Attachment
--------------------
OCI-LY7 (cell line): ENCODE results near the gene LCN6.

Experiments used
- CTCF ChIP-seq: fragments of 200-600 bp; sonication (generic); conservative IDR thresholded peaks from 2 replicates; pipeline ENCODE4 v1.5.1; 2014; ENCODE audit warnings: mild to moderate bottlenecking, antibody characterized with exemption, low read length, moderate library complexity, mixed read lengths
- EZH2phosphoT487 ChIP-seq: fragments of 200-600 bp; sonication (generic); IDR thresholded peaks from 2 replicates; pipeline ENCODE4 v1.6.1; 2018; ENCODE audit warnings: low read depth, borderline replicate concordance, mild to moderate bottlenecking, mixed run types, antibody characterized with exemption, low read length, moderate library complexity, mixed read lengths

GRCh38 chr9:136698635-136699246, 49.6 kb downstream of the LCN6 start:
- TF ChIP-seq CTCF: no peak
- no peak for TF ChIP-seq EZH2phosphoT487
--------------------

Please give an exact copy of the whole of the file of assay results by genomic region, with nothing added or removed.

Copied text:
OCI-LY7 (cell line): ENCODE results near the gene LCN6.

Experiments used
- CTCF ChIP-seq: fragments of 200-600 bp; sonication (generic); conservative IDR thresholded peaks from 2 replicates; pipeline ENCODE4 v1.5.1; 2014; ENCODE audit warnings: mild to moderate bottlenecking, antibody characterized with exemption, low read length, moderate library complexity, mixed read lengths
- EZH2phosphoT487 ChIP-seq: fragments of 200-600 bp; sonication (generic); IDR thresholded peaks from 2 replicates; pipeline ENCODE4 v1.6.1; 2018; ENCODE audit warnings: low read depth, borderline replicate concordance, mild to moderate bottlenecking, mixed run types, antibody characterized with exemption, low read length, moderate library complexity, mixed read lengths

GRCh38 chr9:136698635-136699246, 49.6 kb downstream of the LCN6 start:
- TF ChIP-seq CTCF: no peak
- no peak for TF ChIP-seq EZH2phosphoT487